#15 - JRL 7173
The Miami Herald
May 8, 2003
From Russia with love: simple but elegant eating
By Sylvia Rector
Knight Ridder News Service
Dine at Russia's table and you'll find wonderful breads, hot soups, plump dumplings and -- always -- potatoes, along with sour cream sauces, salted fish, scores of pickles and plenty of cabbage.
If it seems like simple fare, look again.
Shaped by history, climate, economics and geography, it is a cuisine as rich, fascinating and complex as Russia herself.
Scratch the surface of the subject, and widely held beliefs -- that borscht is Russian, for example -- prove to be wrong. Elements you hadn't fully appreciated, such as the role of vodka in dining, come into focus. And dishes that once seemed ordinary take on new appeal when you hear their history, how they're made and how they're enjoyed halfway around the world.
Many Russians began arriving in the United States in the mid-1970s, when U.S.-Soviet tensions began to ease. In the decades since then, other Russian-speaking people from the 15 former Soviet republics have followed, and though they share a common language, they come from many ethnicities and religious backgrounds.
Modern-day Russian cuisine incorporates foods from many cultures, but everyday family dishes in Russia are still, by and large, the eastern European fare familiar to most Americans.
''Bread is No. 1,'' says Moscow-born Michael Kurchersky, a Detroit restaurateur. ''Russians eat a lot of bread,'' especially pumpernickel, a dark bread made with rye flour and molasses.
''For the Russian government, it once was very important to make sure everybody got bread, and next were potatoes and vodka,'' Kurchersky says.
Potatoes are Russia's most important vegetable, he says. They are served at any and all times of day, and no occasion is too grand for them.
''When anything happens, it's potatoes. They've got different ways of cooking them -- boiled potatoes, mashed potatoes, fried with onions in a pan,'' Kurchersky says. A favorite version is draniki, which Americans would know as potato pancakes.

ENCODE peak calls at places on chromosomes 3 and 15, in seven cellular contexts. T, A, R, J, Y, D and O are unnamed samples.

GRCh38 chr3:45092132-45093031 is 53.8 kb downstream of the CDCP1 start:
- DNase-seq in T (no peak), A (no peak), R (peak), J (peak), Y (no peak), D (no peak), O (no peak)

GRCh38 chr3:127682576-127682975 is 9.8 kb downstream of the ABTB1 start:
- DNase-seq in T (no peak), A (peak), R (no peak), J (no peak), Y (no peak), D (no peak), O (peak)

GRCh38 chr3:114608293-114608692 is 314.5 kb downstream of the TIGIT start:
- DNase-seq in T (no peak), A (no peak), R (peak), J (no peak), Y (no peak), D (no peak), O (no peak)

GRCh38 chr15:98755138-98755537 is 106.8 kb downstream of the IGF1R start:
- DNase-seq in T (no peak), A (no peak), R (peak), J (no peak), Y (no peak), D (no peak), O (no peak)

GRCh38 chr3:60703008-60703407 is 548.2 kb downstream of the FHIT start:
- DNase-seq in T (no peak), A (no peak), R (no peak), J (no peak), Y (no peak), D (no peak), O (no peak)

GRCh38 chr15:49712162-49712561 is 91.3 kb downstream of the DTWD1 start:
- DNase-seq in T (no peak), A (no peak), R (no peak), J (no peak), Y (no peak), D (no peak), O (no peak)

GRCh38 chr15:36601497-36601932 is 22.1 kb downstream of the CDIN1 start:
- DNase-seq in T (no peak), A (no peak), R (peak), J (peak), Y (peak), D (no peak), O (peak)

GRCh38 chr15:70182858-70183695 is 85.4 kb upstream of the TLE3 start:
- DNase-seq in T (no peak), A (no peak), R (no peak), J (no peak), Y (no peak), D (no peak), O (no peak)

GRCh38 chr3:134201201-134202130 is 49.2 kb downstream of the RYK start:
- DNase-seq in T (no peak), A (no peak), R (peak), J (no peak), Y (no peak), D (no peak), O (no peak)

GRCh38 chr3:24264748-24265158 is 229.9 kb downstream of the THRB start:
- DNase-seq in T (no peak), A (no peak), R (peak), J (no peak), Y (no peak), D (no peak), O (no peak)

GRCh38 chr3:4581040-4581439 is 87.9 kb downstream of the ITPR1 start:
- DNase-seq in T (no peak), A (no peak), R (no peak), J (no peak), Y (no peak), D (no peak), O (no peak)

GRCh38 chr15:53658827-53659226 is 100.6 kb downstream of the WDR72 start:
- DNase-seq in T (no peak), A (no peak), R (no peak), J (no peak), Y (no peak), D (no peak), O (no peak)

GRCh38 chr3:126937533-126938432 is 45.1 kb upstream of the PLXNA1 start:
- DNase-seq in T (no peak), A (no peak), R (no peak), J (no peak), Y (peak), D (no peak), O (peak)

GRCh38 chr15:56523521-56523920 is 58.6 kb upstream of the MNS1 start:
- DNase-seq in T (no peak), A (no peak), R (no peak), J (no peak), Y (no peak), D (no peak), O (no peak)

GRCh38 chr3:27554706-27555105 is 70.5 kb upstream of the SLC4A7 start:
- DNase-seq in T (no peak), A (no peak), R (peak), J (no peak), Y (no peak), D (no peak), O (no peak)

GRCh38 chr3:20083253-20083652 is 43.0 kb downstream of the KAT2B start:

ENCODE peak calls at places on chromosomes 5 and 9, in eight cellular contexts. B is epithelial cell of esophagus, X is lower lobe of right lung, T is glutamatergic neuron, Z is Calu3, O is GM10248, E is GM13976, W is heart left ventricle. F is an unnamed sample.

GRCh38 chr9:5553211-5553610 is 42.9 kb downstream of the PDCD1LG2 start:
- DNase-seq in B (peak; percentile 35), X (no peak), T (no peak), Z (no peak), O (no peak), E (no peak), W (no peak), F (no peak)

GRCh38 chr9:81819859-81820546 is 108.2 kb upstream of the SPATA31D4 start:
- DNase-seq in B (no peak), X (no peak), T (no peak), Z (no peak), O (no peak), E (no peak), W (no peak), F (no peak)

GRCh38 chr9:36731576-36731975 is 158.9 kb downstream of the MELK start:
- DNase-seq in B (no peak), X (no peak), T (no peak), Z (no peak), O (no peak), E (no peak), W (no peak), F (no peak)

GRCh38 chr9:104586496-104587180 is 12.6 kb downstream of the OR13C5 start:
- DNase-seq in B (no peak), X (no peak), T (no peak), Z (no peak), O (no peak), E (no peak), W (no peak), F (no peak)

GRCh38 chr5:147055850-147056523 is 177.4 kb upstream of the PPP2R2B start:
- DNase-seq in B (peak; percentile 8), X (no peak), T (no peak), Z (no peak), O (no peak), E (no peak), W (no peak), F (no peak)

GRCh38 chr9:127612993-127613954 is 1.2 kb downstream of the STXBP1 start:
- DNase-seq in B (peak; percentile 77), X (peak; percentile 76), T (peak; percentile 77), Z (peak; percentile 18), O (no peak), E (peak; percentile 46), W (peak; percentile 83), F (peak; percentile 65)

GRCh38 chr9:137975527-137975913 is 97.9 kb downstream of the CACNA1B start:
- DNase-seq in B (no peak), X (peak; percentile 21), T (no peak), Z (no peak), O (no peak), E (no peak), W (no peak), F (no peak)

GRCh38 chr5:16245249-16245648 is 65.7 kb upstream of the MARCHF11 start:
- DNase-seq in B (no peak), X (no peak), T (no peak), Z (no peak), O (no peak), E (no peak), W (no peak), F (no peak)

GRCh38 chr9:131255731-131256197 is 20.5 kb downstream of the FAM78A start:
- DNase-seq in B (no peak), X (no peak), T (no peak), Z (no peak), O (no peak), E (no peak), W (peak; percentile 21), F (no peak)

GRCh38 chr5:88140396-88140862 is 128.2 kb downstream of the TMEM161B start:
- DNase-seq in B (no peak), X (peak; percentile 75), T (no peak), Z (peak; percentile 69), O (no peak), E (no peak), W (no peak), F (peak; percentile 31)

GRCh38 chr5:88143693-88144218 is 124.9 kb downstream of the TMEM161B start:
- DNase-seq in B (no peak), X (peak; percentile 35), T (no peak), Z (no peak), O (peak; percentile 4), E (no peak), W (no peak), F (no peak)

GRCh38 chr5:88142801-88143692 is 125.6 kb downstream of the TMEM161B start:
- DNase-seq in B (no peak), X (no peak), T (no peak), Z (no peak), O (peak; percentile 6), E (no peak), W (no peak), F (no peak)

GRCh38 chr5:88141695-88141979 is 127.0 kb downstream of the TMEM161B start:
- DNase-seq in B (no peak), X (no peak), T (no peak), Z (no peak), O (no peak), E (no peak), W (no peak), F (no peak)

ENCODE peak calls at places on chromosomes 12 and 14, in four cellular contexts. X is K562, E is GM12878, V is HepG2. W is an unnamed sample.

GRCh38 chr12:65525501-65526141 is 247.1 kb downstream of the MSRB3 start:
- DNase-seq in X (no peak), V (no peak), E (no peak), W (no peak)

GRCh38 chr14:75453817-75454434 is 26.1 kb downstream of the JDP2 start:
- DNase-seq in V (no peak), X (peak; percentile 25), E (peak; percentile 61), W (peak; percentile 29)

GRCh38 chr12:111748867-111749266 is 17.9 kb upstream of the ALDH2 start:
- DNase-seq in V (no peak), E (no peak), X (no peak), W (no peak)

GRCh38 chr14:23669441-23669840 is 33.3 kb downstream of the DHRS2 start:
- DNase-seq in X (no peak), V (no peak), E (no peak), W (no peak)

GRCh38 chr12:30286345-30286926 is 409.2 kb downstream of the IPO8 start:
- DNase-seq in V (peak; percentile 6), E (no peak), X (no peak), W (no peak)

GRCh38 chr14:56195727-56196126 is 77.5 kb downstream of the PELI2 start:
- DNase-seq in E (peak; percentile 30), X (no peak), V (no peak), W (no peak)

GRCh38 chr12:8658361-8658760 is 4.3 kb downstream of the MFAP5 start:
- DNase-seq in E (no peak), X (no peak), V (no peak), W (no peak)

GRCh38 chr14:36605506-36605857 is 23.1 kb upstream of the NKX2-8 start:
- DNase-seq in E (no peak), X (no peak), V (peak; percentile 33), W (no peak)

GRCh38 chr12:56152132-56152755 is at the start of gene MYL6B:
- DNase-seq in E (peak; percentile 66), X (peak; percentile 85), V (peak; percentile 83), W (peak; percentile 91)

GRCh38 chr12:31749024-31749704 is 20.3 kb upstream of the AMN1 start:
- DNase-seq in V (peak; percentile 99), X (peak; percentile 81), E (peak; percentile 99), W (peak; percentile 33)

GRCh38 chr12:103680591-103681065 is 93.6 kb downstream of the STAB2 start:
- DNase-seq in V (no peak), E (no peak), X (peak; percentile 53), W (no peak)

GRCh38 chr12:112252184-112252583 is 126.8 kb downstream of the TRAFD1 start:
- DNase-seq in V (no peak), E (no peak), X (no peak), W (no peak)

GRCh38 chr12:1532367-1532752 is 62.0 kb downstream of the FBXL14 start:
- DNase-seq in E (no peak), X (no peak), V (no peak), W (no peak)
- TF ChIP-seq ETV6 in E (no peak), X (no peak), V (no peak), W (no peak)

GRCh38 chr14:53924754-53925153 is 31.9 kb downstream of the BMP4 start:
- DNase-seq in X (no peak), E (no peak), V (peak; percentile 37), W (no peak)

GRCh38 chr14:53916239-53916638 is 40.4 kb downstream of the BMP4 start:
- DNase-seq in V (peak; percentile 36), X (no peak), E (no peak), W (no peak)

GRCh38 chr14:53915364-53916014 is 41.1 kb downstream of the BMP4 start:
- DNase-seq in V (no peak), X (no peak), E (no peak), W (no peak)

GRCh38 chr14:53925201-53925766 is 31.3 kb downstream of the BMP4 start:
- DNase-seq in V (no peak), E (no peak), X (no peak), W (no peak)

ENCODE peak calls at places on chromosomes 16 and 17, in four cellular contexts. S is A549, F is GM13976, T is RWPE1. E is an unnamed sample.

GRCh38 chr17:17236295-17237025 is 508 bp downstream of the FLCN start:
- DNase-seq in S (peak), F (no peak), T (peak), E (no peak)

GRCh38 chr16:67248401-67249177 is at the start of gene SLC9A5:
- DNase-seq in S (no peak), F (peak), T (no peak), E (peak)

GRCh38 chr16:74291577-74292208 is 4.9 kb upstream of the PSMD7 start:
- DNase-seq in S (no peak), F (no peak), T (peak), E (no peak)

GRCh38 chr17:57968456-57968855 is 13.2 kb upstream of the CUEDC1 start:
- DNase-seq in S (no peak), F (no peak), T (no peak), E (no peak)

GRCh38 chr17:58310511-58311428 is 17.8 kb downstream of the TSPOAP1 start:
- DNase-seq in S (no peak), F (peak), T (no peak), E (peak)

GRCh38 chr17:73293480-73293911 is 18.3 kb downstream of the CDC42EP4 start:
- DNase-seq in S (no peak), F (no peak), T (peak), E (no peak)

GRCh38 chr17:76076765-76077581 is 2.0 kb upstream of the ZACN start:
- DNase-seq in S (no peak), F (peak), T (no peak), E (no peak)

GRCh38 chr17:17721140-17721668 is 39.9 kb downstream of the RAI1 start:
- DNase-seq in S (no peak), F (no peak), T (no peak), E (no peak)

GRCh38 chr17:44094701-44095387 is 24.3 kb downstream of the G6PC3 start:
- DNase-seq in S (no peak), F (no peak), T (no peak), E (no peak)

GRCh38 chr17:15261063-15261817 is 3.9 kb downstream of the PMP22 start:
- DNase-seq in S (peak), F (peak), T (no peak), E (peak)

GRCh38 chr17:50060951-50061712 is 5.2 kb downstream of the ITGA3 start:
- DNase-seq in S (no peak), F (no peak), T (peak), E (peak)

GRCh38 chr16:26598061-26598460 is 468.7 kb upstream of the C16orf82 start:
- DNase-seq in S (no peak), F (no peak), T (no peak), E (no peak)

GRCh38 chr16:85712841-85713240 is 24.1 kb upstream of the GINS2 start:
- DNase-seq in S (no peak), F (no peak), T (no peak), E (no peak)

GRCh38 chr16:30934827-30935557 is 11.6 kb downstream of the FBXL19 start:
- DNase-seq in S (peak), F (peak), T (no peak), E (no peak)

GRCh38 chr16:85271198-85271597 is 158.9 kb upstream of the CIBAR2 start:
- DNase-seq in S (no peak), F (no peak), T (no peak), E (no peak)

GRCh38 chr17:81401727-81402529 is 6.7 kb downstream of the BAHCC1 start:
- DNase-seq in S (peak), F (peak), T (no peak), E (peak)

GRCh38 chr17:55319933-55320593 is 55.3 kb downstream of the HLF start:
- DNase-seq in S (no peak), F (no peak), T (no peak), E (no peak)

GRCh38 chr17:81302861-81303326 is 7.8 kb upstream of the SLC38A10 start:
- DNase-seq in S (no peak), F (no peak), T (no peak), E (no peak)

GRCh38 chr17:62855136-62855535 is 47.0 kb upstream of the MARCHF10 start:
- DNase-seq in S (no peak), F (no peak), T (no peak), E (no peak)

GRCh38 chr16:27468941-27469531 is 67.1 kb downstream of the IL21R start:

Cabbage also is essential. It is pickled, brined, made into soup and stewed as a popular side dish with tomato puree, onion, salt, pepper and a little sugar. And, of course, it's stuffed.
The filled, rolled leaves are called golubtsy, or little doves, because the packets are thought to resemble small birds at rest, writes Russian scholar Darra Goldstein, author of the authoritative A Taste of Russia: A Cookbook of Russian Hospitality (HarperPerennial, $14.95).
Every region and ethnic group has its own version of golubtsy; it's layered with bacon in the Baltic, stuffed with lamb in central Asia and served with a sweet-and-sour sauce in Russian Jewish cookery, she writes. One typically Russian version even stuffs the cabbage whole, she says.
Russia's harsh climate forces cooks to rely heavily on cold-weather vegetables like potatoes, cabbage, beets, carrots and onions, so everyone eagerly awaits summer's fresh produce.
Even working-class city-dwellers had a dacha -- a small summer place with a garden plot in the country. There, they could cultivate their own vegetables. ''Russians want their tomatoes and cucumbers, so everybody grows them,'' Kurchersky says.
''In late summer, they love to pick up mushrooms,'' a favorite food, in the fields and woodlands, so they can be dried for winter and used in gravies, sauces and soups.
In fact, soups are among the most common everyday dishes -- little wonder in that climate. Favorite kinds include sauerkraut soup, or schee, made with beef bones, potatoes and onions; potato soup, mushroom soup, pickle soup, a mixed-meat soup and, of course, borscht, or beet soup.
Kurchersky's borscht is Ukrainian. Cooked in a meaty broth red from the diced beets, the soup is hearty and filling, chock-full of shredded cabbage and carrot and diced potatoes and onions, with even more flavor from tomatoes, garlic, black pepper and hints of vinegar and sugar.
There are many styles of borscht, all closely related except for the Jewish vegetarian version, says Alina Makin, who teaches Russian at the University of Michigan. That one, sold in delis, is water-based, made without meat or other vegetables; it bears little resemblance to the soup preferred in Russia.
One of the most distinctive elements of Russian dining is the predinner spread of zakuski, or appetizers, accompanied by shots of ice-cold vodka, Kurchersky says.
Zakuska dishes can range from simple black bread with butter, cold salads or various pickled vegetables to more elegant ones such as smoked salmon, pte or Russia's famous caviar, which even working-class people can still afford to enjoy on occasions such as birthdays, he says.
''Basically,'' Makin explains, ''zakuski means a bite after a shot of vodka. The first course is completely devoted to providing these little bits and pieces of food -- cold cuts, caviar, salads. It's sort of like antipasti, and along the way, there is a huge selection of pickles. Every family has pickles every year.''
You'll have to provide your own pickles, but here are recipes for other dishes for you to try, the first three from A Taste of Russia: A Cookbook of Russian Hospitality and the bread adapted from russianfestival.bizland.com
[DJ: Recipies not here.]